Rate rises above inflation could spell trouble for Perth property owners

Stock image.
Stock image.

THE Western Australian Council of Social Service (WACOSS) has said it is concerned to see council rate rises for property owners that are well above inflation and wage growth.

WA’s inflation for the 2018/19 financial year is predicted to be 1.5 per cent, with wage growth forecast at 1.75 per cent.

But that hasn’t stopped most Perth councils exceeding those figures in rates hikes.

The Cities and Rockingham and Kwinana have proposed rate rises of 3.6 and 3.5 per cent respectively.

Of the local governments canvassed, only three – the Cities of Melville and Perth and the Town of Cottesloe – had rate increases under the inflation rate.

Of those councils, the City of Melville is the subject of a State Government investigation, while the City of Perth council was suspended earlier this year.

The average rate increase across 16 local governments was 2.41 per cent, and WACOSS chief executive officer Louise Giolitto said the rises were troubling.

“Particularly because this comes at a time where we are seeing rising financial hardship within across our community and on the back of large rises in State Government household fees and charges two years running – a cumulative increase of 13 per cent, or $730, for the average WA household,” she said.

“WA disconnection rates for both electricity and gas have gone from being among Australia’s lowest rates to the nation’s highest.”

Ms Giolitto said that while rate increases only apply to people who owned their own home, she was concerned landlords would pass the cost on to their tenants.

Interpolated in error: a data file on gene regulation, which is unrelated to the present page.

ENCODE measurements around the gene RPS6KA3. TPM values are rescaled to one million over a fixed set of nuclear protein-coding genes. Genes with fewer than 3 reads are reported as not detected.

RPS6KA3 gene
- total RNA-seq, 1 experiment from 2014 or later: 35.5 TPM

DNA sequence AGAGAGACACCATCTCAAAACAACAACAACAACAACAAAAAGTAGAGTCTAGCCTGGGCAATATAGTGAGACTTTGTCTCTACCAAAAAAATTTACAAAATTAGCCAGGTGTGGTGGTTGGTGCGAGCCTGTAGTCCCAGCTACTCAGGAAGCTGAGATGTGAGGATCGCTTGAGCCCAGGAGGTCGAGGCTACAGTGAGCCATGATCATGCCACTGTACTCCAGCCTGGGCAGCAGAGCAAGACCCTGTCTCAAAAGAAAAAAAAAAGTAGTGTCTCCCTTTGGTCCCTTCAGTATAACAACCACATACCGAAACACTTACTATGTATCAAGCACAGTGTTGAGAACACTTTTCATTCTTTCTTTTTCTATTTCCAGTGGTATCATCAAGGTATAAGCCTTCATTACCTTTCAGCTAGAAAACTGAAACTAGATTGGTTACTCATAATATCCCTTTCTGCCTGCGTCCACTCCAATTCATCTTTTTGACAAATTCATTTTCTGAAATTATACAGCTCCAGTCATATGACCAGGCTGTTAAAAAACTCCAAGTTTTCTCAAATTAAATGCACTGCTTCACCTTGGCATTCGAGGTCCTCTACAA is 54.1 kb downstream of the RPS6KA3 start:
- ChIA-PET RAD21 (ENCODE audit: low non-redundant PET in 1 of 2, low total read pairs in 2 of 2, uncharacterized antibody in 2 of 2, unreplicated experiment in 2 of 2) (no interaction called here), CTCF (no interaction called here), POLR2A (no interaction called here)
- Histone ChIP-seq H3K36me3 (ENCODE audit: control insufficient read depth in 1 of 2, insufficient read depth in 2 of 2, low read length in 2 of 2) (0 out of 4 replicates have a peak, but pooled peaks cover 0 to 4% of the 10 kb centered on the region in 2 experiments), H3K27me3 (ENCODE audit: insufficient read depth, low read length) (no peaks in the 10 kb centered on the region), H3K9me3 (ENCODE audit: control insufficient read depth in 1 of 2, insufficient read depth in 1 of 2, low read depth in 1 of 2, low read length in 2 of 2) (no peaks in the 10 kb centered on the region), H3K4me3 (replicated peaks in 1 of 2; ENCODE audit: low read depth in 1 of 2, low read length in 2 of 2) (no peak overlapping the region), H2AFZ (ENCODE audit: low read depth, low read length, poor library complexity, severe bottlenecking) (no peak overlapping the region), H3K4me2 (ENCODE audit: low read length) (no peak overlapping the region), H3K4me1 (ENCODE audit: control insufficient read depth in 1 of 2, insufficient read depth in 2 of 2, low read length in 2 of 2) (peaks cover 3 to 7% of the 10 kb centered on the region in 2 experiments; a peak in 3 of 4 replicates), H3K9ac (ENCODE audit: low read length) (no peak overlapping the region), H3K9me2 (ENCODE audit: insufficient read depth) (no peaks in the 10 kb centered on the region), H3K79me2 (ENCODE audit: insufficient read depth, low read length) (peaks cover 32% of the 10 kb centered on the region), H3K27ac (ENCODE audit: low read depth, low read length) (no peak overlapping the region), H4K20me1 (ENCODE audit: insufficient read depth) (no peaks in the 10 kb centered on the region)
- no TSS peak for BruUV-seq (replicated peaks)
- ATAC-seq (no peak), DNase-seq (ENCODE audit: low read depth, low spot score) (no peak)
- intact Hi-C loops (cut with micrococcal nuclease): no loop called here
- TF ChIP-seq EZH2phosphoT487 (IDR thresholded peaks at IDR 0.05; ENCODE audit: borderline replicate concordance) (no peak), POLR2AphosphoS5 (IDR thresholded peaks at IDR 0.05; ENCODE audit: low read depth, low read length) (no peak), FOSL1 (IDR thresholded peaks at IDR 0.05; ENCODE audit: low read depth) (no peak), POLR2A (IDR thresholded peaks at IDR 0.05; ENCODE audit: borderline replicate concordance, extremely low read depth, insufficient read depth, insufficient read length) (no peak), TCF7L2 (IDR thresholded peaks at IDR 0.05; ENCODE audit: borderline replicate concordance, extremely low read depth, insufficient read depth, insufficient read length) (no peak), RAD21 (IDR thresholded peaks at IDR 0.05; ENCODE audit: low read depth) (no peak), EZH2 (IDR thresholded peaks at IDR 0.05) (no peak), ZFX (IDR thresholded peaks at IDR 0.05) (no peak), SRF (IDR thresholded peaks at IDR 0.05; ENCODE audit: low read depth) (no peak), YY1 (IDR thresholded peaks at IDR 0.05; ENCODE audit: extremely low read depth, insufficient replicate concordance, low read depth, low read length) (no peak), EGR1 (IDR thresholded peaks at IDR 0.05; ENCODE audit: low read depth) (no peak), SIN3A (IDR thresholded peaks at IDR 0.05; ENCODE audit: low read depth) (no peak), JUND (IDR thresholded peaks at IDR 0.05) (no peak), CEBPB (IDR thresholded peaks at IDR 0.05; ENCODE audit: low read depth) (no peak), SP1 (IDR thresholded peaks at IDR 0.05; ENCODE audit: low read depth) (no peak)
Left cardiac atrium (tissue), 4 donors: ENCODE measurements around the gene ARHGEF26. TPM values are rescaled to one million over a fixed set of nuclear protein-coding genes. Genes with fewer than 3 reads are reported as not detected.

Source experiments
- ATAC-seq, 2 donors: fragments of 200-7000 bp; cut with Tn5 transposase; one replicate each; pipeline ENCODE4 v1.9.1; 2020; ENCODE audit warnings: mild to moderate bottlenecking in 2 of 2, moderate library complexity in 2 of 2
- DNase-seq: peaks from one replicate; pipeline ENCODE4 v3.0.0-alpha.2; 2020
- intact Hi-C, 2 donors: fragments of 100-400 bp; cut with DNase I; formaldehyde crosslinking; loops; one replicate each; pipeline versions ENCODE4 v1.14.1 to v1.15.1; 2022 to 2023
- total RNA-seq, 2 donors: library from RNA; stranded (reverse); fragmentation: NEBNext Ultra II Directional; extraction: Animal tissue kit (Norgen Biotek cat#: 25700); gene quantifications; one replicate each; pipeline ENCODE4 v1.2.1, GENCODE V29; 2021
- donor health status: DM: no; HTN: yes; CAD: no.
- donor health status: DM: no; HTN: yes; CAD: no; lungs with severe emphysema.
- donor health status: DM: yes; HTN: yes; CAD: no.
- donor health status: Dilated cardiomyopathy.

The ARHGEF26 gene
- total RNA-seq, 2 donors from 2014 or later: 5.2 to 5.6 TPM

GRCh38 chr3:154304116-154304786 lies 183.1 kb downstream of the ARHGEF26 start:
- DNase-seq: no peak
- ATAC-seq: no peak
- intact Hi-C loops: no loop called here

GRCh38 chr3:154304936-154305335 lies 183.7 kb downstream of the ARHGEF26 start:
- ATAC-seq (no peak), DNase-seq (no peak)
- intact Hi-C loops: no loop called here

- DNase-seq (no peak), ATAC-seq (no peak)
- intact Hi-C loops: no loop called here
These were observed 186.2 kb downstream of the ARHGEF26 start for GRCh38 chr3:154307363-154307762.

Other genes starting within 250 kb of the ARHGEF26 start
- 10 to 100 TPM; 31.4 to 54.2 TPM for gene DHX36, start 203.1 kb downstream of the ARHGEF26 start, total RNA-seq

“Rate increases only apply directly to those who own their own home – many of the poorest households are in private rental, who may see these costs passed on in time to an increase in their rent.

“Among home owners, we are particularly concerned at the impacts on aged pensioners who are living on fixed budgets and can’t easily absorb increasing costs, and low-income working families who are reliant on part-time, casual and insecure work – a group that has been increasing in recent years.”

Proposed rate increase by metro local governments:

City of Rockingham 3.6 per cent
City of Kwinana 3.5 per cent
Shire of Mundaring 3.1 per cent
Town of Victoria Park 3 per cent
City of Joondalup 2.95 per cent
City of Nedlands 2.95 per cent
City of Wanneroo 2.95 per cent
City of Fremantle 2.9 per cent
City of East Fremantle 2.5 per cent
City of Mandurah 2.4 per cent
City of Kalamunda 2.1 per cent
Town of Claremont 1.9 per cent
City of Cockburn 1.9 per cent
City of Swan 1.8 per cent
City of Melville 0.9 per cent
City of Perth 0.8 per cent
Town of Cottesloe 0.7 per cent

Not all councils had proposed rate rises available

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